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Showing posts from February 17, 2008

I'm alive, he cried

I think it must be: starve a fever. At least, that is the course I’ve taken in the last few days. LI has been down with the flu. We’ve been living in a world of biomorphic distortions and inexplicable lapses of time, much like the narrator of Le Très-Haut. We’ve crammed ourselves with Tylonals, sudafeds, and cough suppressants – the latter of which still does not bar the dog from our door. The dog that is making that godawful din, growling, whining and barking, which shoots out of our mouth and rattle our bones. Possessed by a demon dog and condemned to walk the reaches of the night. Yesterday we had to finish a review. It couldn’t be put off any longer. Such agony! Usually reviewing a novel combines putting together a flow sheet with a few remarks from our distinguished panel of judges. But instead of bright and spritely flow, every sentence we wrote seemed a peculiar and malicious bog, in which we would sink up to our chin. And then, by mainforce, we’d go forward by another sentence

the oligarchy

For those among you who love (as much as LI loves!) xrays of the oligarchy, I strongly advise John Cassidy’s article in the March Portfolio . ---Your freedom is garbage! ---It is the freedom of the majority!

the mathematical theory of the struggle for life

"If sharks were people,” the small daughter of his landlady asked Mr. K., would they then be nicer to the small fish?” – Brecht, Wenn die Haifische Menschen wären Continuing LI’s notes on the predator/prey relationship – we discovered, through one of Machery’s essays, that a famous essay by Volterra had caught Raymond Queneau’s eye, and was mentioned in his 1943 essay, The place of mathematics in the classification of the sciences, which begins like this: “In its relations with mathemtics, every science passes through the following four phases (four as of now, perhaps five tomorrow)” – which elegantly combines the academic and the Groucho Marxian. Queneau briefly surveys the sciences, claims that physics has gone through three of his stages, already, and then writes: “This is the ideal stage for the scientists of the late nineteenth century. The other sciences reamin far behind in this regard. Only very limited subjects are treated by this method: in biology, the theory of the fig

The Plan 9 from outer space Party

Yesterday, I figured it out. I’ve been wondering if the GOP was serious. They are actually going to nominate this guy? For a number of years, LI has used the term zombie to denote those who support George Bush. It seemed like a pertinent insult – after all, these were people who have confused a war with a tailgate party. Their sense of unearned entitlement is only equaled by their contempt for liberty. Their lumbering walk through many a comments thread gave meaning to the term, 'self-administered lobotomy'. But I had thought that the Republican party honchos had a certain amount of control. They would feed the doggies what they damned well pleased. But – in a final coup de theâtre of massive incompetence – Bush’s toxicity has apparently affected the party itself. John McCain is such a lemon that no amount of media fluffing will get beyond the fact that he seems to be doing standup on the Ed Sullivan show of yore. He is very very of yore. Which is why I have decided that this t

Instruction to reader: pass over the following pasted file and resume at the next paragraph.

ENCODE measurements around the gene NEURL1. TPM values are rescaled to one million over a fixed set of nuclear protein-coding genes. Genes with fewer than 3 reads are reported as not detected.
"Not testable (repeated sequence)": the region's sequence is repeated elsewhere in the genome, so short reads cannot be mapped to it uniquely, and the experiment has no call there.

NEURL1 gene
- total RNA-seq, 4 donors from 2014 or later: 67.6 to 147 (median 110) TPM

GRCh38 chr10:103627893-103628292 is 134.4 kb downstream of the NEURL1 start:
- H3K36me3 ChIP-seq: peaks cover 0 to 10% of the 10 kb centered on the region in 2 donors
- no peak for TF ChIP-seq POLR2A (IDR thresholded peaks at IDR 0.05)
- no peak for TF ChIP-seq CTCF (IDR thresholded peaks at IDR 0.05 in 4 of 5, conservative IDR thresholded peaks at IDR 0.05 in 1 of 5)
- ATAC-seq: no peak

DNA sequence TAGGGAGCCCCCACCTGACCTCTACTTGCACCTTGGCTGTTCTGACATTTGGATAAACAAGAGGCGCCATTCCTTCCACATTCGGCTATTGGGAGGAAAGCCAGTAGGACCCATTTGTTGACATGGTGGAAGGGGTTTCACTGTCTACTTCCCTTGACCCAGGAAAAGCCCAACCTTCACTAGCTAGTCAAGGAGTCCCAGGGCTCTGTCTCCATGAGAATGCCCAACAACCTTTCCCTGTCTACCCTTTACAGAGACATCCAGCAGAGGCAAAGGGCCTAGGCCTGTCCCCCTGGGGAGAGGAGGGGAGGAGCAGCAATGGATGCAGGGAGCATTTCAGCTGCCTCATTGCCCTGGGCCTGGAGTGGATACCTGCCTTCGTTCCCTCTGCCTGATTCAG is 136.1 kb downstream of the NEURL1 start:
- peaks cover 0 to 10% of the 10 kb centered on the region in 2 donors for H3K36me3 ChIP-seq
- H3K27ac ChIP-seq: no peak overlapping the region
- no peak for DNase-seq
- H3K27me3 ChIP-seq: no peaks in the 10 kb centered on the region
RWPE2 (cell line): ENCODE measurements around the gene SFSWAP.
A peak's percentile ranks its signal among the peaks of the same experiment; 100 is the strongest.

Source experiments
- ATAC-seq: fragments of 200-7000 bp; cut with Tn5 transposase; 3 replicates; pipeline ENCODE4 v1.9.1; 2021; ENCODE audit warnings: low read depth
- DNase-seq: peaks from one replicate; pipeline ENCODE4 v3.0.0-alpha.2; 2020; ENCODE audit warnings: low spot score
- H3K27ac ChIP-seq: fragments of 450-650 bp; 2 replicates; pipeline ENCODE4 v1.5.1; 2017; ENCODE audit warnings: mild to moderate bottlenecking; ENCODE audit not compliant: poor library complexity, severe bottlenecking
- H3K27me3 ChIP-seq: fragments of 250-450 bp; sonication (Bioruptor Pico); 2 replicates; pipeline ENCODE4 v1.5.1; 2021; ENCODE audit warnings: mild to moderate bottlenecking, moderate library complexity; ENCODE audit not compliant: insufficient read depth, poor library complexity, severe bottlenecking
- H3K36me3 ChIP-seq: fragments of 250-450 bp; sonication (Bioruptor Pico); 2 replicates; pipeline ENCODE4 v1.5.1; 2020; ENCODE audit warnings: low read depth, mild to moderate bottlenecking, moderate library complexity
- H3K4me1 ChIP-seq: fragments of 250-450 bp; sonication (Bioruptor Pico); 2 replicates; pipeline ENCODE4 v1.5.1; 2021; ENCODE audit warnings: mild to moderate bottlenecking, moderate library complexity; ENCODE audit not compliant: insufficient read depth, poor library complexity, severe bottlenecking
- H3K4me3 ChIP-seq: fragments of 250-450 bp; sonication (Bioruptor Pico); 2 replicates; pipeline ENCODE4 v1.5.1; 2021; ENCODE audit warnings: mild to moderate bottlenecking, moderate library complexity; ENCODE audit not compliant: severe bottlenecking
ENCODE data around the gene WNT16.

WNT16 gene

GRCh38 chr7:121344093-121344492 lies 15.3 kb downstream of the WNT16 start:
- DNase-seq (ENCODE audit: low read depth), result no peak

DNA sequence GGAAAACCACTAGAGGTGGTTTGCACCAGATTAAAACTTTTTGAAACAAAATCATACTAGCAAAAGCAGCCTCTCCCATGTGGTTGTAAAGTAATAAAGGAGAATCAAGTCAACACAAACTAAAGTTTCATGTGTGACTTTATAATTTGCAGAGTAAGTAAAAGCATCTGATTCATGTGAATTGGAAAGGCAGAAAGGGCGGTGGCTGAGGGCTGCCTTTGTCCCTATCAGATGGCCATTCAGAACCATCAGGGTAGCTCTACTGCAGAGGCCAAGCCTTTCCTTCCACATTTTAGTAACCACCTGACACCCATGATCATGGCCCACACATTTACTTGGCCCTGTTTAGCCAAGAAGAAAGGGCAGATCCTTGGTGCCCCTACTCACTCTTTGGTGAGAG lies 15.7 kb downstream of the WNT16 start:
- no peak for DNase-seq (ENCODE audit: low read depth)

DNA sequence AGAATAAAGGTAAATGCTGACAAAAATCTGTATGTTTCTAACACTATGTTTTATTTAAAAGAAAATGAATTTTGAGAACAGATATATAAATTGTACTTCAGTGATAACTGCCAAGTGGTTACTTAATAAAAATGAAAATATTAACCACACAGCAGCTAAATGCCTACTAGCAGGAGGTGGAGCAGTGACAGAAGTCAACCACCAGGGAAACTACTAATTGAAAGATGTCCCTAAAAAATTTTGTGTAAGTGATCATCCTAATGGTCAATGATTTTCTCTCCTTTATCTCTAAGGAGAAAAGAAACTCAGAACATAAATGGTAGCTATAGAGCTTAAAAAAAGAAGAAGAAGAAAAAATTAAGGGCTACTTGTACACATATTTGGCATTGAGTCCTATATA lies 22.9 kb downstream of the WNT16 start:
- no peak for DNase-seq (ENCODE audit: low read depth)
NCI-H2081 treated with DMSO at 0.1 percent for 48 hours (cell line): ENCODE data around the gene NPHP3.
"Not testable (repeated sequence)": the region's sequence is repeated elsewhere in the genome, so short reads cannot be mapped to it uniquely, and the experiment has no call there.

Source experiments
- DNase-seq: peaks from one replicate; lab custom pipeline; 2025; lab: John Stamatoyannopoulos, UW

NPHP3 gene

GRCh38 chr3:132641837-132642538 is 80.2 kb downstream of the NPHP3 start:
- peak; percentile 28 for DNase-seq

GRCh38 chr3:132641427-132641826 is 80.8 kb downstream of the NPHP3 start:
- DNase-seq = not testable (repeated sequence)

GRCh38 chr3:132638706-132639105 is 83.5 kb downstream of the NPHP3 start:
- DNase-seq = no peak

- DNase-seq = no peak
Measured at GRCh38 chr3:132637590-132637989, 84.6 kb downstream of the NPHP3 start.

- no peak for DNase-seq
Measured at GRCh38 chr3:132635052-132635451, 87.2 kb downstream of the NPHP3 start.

social animal 2

“Submitting to the influence of the considerable scientific progress of the second half of the nineteenth century – Bertillon’s anthropometric measurements, the discovery of fingerprints for the utilization of the police by Galton – the detective novel substituted proof by indexes for proof by witness.” - Dominique Viart, The imaginary of signs at the dawn of the twentieth century. Viart’s essay on signs is an attempt, in a brief space, to come to terms with Eco’s claim that the sign existed, basically, as a secondary or minor vehicle for other major conceptual themes (of language, of reason, of logic) up until the beginning of the 20th century. Viart references the success of a new kind of detective novel that traced signs into the past – back to the primary scene of some crime. There is, of course, no better testimony to the moment in which the eyewitness becomes subordinate to the trace than M, Franz Lang’s film. Of course, the trace and the eyewitness, in correspondence to the law

The Bob-fest

LI has been so pressed this week that our ambition – to advance a little along the line of the theme of the social animal – has been totally fucked. Fortunately, we’ve spent the last two days attending lectures at the Bob-fest – the conference commemorating Robert Solomon . The academic custom of reading papers at conferences, as anybody knows who has actually gone to a conference and had papers read to him or her, is not exactly the most exciting activity in the world. It ranks somewhere around TV coverage of the Tour de France – long stretches of time go by without anything seeming to happen, and then everybody gets briefly excited, and then ennui stretches out again. This conference was a bit more personal, a bit more eccentric, and instead of the standard way of asking questions, those with questions and comments would go down, at the end of the panel, to the panel table and sit around and speak. I did not hear all sessions, but of the four I heard, the highlight was surely the pap